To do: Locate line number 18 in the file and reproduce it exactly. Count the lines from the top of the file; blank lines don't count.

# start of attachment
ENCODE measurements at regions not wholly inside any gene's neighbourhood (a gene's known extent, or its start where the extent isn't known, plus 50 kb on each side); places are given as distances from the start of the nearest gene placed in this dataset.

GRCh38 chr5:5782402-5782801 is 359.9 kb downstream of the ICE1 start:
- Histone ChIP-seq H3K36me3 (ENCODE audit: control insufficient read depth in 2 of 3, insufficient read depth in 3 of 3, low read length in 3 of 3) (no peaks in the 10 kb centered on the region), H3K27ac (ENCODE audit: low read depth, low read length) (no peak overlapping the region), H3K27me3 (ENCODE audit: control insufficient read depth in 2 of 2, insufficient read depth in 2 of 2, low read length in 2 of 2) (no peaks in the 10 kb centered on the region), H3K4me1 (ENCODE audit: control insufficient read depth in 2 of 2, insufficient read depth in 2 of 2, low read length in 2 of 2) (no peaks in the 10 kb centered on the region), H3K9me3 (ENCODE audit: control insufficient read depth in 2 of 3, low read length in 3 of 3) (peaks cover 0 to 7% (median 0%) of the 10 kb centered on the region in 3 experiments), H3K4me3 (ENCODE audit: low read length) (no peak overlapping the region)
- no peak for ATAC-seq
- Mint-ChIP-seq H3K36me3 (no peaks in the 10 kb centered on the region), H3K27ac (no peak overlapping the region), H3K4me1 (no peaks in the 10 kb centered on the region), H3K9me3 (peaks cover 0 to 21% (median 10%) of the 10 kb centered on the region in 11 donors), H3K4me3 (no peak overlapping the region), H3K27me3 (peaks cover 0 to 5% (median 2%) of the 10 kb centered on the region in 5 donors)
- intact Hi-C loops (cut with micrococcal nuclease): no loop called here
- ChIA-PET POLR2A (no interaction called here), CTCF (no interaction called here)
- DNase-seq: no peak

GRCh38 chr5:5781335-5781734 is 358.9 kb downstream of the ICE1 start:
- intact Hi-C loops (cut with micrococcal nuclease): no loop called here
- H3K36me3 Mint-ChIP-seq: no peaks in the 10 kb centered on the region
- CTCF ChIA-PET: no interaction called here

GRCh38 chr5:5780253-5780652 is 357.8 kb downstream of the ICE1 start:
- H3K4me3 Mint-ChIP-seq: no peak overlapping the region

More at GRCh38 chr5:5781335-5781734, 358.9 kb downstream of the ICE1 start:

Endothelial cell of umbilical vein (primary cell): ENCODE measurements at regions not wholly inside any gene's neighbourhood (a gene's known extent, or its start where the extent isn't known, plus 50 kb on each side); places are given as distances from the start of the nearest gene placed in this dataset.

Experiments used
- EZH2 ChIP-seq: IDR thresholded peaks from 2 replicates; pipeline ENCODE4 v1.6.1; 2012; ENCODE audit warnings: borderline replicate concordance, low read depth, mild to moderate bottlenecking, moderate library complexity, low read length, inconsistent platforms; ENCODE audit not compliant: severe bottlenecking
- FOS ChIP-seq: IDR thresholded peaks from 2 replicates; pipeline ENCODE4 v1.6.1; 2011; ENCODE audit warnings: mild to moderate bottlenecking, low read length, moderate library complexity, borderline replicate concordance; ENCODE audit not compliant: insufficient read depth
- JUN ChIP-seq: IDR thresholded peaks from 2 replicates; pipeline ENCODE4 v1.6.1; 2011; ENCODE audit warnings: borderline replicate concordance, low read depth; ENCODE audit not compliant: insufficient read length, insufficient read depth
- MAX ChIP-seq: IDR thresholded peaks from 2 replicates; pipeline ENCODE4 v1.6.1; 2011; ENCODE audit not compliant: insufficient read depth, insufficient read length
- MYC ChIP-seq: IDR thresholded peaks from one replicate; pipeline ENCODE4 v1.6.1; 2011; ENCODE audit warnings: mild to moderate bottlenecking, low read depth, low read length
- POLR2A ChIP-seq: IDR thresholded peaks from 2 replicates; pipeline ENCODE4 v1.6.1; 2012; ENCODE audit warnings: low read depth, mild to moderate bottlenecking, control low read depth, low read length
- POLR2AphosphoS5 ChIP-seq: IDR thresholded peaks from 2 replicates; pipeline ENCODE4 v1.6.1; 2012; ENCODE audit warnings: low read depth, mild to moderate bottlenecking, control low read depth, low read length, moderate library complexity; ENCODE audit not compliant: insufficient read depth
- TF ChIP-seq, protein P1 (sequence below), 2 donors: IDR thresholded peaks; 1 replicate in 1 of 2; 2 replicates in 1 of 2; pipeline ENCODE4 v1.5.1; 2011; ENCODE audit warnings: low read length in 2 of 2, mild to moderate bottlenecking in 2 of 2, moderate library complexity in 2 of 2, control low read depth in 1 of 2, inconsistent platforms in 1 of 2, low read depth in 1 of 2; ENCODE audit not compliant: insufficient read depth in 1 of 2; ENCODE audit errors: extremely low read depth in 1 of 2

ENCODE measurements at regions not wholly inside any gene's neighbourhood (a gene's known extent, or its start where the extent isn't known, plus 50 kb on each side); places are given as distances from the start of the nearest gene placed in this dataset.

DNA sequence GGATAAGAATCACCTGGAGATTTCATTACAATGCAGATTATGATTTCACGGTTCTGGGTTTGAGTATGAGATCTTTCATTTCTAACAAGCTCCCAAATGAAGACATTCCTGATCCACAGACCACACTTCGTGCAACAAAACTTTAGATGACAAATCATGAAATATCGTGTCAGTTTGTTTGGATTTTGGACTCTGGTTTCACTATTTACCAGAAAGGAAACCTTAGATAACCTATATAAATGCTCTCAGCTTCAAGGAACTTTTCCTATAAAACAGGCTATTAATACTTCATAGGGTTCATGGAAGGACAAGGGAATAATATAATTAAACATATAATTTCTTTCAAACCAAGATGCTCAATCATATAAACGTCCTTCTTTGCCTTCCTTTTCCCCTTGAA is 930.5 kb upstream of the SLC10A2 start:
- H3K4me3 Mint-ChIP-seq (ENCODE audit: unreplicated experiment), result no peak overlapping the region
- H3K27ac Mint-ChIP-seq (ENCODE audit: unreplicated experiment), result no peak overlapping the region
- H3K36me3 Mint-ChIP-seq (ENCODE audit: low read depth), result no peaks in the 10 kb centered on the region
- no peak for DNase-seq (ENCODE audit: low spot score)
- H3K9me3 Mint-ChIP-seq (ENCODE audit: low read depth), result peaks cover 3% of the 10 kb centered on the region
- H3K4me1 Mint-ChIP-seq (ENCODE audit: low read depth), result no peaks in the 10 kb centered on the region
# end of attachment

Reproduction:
- EZH2 ChIP-seq: IDR thresholded peaks from 2 replicates; pipeline ENCODE4 v1.6.1; 2012; ENCODE audit warnings: borderline replicate concordance, low read depth, mild to moderate bottlenecking, moderate library complexity, low read length, inconsistent platforms; ENCODE audit not compliant: severe bottlenecking